I’d originally settled on Flying Jackalope (which is technically a wolpertinger), but then Black Dog decided to change his name to Flying Black Dog, and I was like, “Well, shit. We’re not even related.” However, I’d also lost my voice after the mass Ululate Your Feelings assembly, and I’d already had like three or four nervous breakdowns by that point, so Screaming was ultimately the more appropriate descriptor for my Jackalopiness.
Long story short, I survived my New Warrior weekend.
Participants signed confidentiality agreements before the weekend began, and even though something happened early on that, as far as I’m concerned, rendered the contract null and void (more on this in a second), I’m going to (mostly) adhere to it, for a couple of reasons:
- The weekend itself was initiatory, and as such, I don’t want to create expectations or provide spoilers for anyone reading this who might be interested in attending a New Warrior event in the future.
- The other guys with whom I went through the process need to be able to tell their own stories. I don’t get to do that for them.
With those bullet points out of the way, I’m going to break with workshopping tradition and start with the negatives.
My biggest concern was what we were and were not allowed to bring to the retreat, since the introductory material I’d received via email was vague on the issue. I’ve got a few possessions — a watch Ben gave me; my prayer beads; a couple of other doodads — that act as touchstones when my panic disorder flares up, and as irrational as it might be, I didn’t want to be deprived of them. A friend of mine had gone through the training and was going to be on staff while I was there, so I called him for clarification, and he told me I wouldn’t be forced to turn over anything I wanted to keep with me. Relief washed over and stayed with me, right up until intake, when one of those items was declared contraband and requisitioned. I freaked out so badly that I basically got sent to the principal’s office, where two very nice staff members tried very gently to convince me to leave said item in their care.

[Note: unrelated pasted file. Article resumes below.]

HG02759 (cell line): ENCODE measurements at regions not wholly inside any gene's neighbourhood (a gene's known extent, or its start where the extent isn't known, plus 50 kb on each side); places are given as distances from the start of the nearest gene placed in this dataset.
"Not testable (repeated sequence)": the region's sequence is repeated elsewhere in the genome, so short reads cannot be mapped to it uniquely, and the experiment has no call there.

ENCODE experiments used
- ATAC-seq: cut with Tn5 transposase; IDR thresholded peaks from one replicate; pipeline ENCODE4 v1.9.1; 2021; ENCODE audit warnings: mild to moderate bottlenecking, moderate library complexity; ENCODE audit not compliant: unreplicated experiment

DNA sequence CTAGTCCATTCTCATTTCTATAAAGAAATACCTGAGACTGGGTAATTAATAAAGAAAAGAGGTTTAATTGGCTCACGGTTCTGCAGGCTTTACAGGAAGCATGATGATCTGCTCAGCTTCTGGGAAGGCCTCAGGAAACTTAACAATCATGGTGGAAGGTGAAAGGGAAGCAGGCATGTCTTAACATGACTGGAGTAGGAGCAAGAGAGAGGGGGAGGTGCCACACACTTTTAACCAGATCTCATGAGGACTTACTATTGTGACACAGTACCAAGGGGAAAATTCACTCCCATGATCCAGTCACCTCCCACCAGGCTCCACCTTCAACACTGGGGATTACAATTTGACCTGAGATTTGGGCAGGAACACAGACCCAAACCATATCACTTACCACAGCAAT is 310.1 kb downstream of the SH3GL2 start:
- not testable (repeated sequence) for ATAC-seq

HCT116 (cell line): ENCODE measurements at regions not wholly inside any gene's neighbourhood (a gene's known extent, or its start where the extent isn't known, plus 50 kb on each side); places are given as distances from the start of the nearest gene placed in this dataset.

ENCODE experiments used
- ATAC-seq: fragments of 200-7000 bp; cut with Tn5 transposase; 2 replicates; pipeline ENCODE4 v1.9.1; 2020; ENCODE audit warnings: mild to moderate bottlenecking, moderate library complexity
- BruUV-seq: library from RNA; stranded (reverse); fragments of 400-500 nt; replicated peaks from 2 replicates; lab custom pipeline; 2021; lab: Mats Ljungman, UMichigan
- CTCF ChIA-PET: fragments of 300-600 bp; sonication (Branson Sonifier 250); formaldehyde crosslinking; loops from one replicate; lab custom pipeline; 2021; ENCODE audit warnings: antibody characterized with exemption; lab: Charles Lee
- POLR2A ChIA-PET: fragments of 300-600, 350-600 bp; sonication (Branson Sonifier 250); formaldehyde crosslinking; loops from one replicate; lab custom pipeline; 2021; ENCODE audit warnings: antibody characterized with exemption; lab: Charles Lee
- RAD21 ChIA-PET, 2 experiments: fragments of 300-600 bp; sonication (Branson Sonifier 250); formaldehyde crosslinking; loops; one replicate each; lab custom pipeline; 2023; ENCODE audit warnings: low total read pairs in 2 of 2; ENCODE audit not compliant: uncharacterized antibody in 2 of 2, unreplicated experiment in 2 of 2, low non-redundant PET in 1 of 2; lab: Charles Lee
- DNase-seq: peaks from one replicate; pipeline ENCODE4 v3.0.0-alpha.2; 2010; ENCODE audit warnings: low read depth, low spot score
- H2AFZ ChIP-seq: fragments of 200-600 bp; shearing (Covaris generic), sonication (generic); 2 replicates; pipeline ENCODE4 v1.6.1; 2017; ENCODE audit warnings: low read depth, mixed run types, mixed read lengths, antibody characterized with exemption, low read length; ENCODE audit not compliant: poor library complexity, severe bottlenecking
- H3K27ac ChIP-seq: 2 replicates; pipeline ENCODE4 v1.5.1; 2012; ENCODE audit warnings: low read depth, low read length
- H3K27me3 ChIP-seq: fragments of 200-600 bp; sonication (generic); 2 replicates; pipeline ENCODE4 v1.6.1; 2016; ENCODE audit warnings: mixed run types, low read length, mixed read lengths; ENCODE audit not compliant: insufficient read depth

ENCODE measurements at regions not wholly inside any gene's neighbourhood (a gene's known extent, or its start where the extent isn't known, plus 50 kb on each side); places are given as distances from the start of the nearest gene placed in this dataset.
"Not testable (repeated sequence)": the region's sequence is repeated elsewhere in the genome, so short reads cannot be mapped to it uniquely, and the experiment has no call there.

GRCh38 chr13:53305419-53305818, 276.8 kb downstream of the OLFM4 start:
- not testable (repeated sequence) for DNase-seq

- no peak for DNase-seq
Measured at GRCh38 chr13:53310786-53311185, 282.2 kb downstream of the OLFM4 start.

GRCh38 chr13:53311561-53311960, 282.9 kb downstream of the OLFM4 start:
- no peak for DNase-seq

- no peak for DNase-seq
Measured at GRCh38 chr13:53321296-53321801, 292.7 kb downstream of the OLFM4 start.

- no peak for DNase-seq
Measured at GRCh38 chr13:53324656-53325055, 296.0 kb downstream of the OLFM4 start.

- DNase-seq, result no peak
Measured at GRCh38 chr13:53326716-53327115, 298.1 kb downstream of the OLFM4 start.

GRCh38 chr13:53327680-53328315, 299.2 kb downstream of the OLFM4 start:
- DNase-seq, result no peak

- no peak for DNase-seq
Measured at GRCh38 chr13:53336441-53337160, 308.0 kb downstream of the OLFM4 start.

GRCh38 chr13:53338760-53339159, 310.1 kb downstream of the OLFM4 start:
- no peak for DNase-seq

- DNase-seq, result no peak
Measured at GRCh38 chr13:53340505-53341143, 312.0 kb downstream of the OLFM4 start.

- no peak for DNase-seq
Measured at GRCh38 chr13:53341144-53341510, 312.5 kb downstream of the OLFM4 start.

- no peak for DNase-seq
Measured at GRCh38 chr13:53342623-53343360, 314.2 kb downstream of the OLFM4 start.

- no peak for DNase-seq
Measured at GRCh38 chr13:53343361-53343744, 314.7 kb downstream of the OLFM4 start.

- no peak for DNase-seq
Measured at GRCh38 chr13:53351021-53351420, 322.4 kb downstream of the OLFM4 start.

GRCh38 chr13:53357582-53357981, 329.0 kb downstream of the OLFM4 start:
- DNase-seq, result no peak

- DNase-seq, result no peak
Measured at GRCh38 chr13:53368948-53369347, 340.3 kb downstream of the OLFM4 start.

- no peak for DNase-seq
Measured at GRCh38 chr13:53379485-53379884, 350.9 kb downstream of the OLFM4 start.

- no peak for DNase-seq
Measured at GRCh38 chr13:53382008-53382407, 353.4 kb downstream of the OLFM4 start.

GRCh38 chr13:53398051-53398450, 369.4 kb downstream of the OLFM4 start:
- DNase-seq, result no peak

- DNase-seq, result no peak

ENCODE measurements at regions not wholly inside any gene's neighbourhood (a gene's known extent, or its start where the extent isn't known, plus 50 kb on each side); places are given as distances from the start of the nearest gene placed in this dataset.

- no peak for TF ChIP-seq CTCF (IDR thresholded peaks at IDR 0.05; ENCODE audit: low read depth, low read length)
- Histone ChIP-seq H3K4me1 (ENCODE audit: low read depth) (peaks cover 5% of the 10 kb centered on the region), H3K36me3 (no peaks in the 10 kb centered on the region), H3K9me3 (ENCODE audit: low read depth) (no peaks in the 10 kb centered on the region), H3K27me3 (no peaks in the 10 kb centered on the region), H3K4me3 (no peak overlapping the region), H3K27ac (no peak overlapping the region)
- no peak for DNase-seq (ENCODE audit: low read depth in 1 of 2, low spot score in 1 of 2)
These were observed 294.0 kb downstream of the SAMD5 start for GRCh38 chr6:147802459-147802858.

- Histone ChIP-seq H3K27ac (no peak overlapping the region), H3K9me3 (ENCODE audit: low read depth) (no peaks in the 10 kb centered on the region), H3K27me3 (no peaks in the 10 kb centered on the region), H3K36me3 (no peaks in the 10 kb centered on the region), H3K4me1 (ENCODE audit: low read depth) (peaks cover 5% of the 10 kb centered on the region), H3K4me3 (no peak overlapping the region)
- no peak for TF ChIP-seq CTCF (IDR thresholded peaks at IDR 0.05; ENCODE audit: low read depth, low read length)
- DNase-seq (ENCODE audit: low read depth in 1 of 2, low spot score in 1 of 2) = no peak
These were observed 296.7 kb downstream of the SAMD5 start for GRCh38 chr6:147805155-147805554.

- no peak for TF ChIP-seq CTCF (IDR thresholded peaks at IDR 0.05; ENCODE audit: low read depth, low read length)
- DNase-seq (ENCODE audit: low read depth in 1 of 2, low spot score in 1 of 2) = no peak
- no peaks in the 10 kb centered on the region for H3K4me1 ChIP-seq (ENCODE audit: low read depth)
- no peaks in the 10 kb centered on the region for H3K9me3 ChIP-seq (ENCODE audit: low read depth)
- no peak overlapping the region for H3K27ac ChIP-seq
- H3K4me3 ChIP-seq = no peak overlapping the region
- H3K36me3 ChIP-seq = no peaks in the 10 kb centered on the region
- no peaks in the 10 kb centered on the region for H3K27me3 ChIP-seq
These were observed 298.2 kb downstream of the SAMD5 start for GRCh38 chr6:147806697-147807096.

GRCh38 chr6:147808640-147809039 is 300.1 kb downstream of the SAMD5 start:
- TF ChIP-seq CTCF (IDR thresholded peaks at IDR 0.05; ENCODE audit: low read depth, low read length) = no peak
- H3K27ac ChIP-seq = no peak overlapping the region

Alas, my hands were neither cold nor dead, and panic was quickly being replaced with rage. Once they realized I’d been lied to, and in the interest of preventing me from kicking over a table and jackaloping off into the night, they told me to hang onto it but keep it out of sight, which I was more than happy to do. Thing is, a big part of New Warrior training is learning to trust other men, and my training started with a betrayal of trust. It took most of the weekend to recover from that, and I missed out on some stuff that could’ve been beneficial, because I kept my walls way the fuck up while everyone else was letting theirs down. Additionally, since one staffer had already been dishonest with me, I saw no reason to trust the rest of them, and I stubbornly refused anything I perceived as attempted indoctrination (all of which turned out to be innocuous).
New Warrior Training draws inspiration from the works of Joseph Campbell, the poetry of Robert Bly (particularly Iron John), Jungian archetypes, and what was consistently referred to as “traditional tribal culture,” the last of which was problematic for me. The Warriors themselves put quite a bit of effort into explaining why what they do is not cultural appropriation, but I’d be curious to know if they know where the imagery and practices they incorporate actually come from. The word aho, for example, used among the New Warriors as a general affirmative, means “hello” in Lakota, “thank you” in Kiowa, and “fishing line” in Hawaiian. The closest to New Warrior usage would come from the Cherokee language, in which aho roughly translates as “amen,” but I kind of wish the Warriors would just make up their own tribal-esque word and run with that, versus romanticizing and repurposing an existing word without documenting where they found it.
Male privilege ran unchecked as well throughout the weekend. The New Warriors (and their parent organization, the ManKind Project) are big on “real” men being able to identify and express their emotions, which is awesome. At the same time, they could’ve thrown in a “Real Men Work Proactively to Dismantle Institutionalized Sexism” Q&A without drifting from their mission statement or taking time away from the guided meditations and group hugs.
I did enjoy the group hugs, though.
Anyway, enough with the bad stuff. Positives and unexpected friendships with ex-cons coming soon.